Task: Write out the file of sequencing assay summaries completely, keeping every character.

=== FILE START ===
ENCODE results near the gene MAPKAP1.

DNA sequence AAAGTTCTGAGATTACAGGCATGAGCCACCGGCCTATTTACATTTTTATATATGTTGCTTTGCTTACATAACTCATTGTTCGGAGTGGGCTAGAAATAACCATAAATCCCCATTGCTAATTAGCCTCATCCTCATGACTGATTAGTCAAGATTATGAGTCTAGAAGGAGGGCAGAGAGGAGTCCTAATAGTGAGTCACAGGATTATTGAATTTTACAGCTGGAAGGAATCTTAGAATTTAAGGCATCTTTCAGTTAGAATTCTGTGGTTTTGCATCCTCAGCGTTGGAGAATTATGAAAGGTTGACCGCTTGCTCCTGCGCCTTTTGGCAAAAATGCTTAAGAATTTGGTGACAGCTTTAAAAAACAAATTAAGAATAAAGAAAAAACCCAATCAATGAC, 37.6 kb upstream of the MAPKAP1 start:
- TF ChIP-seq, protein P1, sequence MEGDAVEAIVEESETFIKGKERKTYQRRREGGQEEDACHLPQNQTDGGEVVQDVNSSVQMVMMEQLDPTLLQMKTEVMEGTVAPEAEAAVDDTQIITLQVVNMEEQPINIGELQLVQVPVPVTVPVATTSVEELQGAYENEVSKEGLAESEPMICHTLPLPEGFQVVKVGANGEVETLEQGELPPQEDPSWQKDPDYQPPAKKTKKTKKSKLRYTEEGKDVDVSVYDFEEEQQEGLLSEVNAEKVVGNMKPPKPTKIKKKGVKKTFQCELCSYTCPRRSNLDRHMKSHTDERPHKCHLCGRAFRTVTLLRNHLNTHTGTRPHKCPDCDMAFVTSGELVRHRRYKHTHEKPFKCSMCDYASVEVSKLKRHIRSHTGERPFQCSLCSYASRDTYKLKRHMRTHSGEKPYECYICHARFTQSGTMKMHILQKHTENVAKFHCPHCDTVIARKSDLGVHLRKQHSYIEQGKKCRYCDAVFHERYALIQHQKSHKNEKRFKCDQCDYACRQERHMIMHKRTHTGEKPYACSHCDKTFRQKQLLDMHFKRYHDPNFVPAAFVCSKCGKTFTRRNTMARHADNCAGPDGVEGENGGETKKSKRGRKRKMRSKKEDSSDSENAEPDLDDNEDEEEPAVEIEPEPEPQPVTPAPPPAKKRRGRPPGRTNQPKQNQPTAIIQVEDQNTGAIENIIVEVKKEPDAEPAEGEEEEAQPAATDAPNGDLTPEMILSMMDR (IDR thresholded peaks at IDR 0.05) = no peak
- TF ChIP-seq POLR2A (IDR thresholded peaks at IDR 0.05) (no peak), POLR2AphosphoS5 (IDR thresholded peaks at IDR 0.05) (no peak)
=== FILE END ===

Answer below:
ENCODE results near the gene MAPKAP1.

DNA sequence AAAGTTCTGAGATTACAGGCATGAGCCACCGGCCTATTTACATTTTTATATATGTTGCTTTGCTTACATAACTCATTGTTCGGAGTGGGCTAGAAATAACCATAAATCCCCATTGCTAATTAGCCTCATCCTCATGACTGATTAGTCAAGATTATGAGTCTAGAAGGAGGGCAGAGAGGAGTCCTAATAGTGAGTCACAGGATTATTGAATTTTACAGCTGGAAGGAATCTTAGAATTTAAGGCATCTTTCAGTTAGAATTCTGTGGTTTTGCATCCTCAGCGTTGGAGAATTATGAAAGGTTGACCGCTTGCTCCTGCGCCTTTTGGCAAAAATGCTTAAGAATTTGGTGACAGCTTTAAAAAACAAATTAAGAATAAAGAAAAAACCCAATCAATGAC, 37.6 kb upstream of the MAPKAP1 start:
- TF ChIP-seq, protein P1, sequence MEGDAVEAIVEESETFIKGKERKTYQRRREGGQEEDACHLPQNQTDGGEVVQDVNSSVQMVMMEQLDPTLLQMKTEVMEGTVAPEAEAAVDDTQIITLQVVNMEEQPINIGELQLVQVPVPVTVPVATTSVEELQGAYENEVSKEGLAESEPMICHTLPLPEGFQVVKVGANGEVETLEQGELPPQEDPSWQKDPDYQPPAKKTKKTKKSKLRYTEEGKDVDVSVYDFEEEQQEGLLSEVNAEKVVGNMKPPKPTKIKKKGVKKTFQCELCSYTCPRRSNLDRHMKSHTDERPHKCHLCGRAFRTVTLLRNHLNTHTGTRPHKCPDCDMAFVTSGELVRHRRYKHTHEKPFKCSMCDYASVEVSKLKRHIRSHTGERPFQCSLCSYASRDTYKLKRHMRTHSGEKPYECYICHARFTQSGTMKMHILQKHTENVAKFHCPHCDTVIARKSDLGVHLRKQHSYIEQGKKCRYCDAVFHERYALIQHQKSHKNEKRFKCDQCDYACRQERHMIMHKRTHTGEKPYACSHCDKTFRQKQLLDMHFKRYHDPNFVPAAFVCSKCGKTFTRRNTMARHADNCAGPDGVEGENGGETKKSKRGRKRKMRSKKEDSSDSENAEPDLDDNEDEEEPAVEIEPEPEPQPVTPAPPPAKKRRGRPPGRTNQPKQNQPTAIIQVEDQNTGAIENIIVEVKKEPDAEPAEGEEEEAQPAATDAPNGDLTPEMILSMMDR (IDR thresholded peaks at IDR 0.05) = no peak
- TF ChIP-seq POLR2A (IDR thresholded peaks at IDR 0.05) (no peak), POLR2AphosphoS5 (IDR thresholded peaks at IDR 0.05) (no peak)